Why did he do it? He says it is to call attention to the dangers of building towers too tall for rescue crews to reach. He also wants to show their vulnerability to terrorist attack. His publicist says he is generating publicity for his book, Skyscraperman. Some have suggested that as a cancer survivor he is making the most of every moment of precious life. My take is that he was drawn to climb the Millennium Tower by a confluence of synchronistic circumstances connecting back to events in his life beginning in the year 2000—the new millennium—culminating in the attack on the World Trade Center on September 11, 2001, a building he had climbed in 1983. I can relate. Symbols have power that can move people to do startling things.

The whole saga Monday lasted three hours during which emergency crews closed off Mission Street, rerouted MUNI, and generally disrupted life on San Francisco’s branch of El Camino. Local news stations webcasted live video feeds online. The Bay Area twitterverse was abuzz. On a slow news holiday, SpiderDan had our attention.

SpiderIn related news, our house was invaded by spiders that same weekend. Once or twice a day we’d find one of those big fat hairy suckers inconveniently ascending a wall above where we were trying to eat, sleep, or…um…think.  A local insect control expert (me) was kept busy capturing and evicting these unwanted creepy crawlers.

Why did they do it? Perhaps it was a show of solidarity with the events in San Francisco. Perhaps SpiderDan is a closet supervillain with the power to psychically communicate with and control hordes of arachnids. “Climb, my beauties! Climb!” Perhaps it’s just the time of year when spiders come out to look for food, water, or some other instinctive necessity.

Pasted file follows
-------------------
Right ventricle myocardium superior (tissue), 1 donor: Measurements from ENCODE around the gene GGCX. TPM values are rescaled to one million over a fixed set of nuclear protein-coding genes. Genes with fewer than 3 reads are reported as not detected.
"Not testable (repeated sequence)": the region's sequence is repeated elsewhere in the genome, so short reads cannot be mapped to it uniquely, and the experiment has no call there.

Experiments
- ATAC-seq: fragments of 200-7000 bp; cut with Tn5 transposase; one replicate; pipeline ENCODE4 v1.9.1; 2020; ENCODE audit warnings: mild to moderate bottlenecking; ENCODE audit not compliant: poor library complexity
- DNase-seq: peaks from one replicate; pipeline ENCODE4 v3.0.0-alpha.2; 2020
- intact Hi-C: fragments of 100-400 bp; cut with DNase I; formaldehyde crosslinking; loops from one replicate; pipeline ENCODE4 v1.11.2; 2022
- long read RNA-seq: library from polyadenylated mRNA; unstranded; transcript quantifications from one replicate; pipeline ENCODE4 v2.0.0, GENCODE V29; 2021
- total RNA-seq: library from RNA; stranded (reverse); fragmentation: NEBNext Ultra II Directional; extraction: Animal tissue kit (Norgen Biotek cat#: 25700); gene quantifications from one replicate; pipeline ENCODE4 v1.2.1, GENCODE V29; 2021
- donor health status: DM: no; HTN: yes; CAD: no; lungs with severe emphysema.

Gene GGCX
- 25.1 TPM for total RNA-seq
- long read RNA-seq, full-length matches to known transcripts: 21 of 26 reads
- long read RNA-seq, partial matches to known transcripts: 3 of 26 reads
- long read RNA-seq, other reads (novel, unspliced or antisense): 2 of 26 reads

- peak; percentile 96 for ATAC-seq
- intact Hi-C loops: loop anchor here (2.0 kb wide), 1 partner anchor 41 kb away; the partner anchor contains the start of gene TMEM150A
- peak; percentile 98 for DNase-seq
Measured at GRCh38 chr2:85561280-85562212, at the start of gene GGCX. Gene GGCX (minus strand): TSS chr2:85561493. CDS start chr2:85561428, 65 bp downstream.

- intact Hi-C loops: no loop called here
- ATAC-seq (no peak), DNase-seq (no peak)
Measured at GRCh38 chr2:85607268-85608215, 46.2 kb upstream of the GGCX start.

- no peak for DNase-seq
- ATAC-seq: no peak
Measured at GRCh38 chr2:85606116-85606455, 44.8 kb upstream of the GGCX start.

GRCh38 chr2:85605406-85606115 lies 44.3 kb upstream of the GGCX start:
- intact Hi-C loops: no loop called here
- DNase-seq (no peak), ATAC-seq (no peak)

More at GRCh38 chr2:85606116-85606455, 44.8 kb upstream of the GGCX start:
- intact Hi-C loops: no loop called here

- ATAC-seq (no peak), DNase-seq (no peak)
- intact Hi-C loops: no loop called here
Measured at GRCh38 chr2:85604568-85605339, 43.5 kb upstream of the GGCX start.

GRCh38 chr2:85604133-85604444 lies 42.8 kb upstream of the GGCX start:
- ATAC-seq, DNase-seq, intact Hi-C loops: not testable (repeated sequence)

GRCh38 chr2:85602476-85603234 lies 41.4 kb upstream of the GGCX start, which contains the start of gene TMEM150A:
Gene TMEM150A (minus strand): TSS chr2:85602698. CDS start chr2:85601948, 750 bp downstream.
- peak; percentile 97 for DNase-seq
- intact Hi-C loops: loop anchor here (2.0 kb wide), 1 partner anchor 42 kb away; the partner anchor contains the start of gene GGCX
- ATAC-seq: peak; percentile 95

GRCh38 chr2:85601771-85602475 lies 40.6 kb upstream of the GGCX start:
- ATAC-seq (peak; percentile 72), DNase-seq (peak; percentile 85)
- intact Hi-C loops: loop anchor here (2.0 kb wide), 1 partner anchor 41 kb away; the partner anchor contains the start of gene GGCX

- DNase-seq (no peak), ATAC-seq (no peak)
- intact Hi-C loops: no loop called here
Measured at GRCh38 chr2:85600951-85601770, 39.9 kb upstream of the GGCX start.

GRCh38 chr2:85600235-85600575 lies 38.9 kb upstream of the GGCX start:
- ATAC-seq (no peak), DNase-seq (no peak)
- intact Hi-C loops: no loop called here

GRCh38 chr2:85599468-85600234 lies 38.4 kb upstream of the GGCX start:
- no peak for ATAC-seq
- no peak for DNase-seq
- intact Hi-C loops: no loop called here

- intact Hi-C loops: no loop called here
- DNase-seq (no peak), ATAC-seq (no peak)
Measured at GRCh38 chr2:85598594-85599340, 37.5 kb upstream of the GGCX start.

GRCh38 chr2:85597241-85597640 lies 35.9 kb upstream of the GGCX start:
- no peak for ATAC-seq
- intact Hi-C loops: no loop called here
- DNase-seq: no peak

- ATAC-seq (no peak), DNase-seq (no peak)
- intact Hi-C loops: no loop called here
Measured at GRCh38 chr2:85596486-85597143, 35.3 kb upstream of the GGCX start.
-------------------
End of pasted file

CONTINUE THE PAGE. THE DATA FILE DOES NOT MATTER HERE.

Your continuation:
Whatever the reason, my spider sense is tingling now so I can’t sit in a room without obsessively looking over my shoulder every five minutes. And the next time I go downtown, I suspect I’ll have my eyes pointed upwards, scanning for crusaders tilting at skyscrapers.

[Source: SFist via California Beat]

Around the Bay in a Day

Tuesday, September 7th, 2010


Last November I took a bus ride up El Camino Real from San Jose to San Francisco and blogged my impressions and observations. To avoid giving myself whiplash, that day I only looked out the right side of the bus at the eastern side of the street and doggedly ignored the left side so the job was only half done. Last Friday, September 3, 2010, I completed the task, taking the reverse bus trip from San Francisco down to San Jose, observing the west side. Back in November I scribbled all my notes on the bus by hand in a notebook and ended up taking four months to type them all up. It’s not that I’m a slow typist, it’s just that the scope of the project was much larger than I anticipated. For the second trip I found a more efficient way: I live-tweeted my journey.

If you’re unfamiliar with tweeting, it means I used my cell phone on the road to type and send text messages to the Twitter service. Twitter messages, or “tweets,” are limited to 140 characters each so it enforces brevity. A great advantage is that every message was timestamped and geocoded by GPS so I have a complete record of what I saw, when I saw it, and where I was. I tried to live in the moment and just write what was on my mind which means whatever happened to catch my eye out the bus window. I know it’s a pretty pedestrian read (irony intended) but I hope I conveyed a sense of El Camino’s diverse profile.

Follow allcamino on Twitter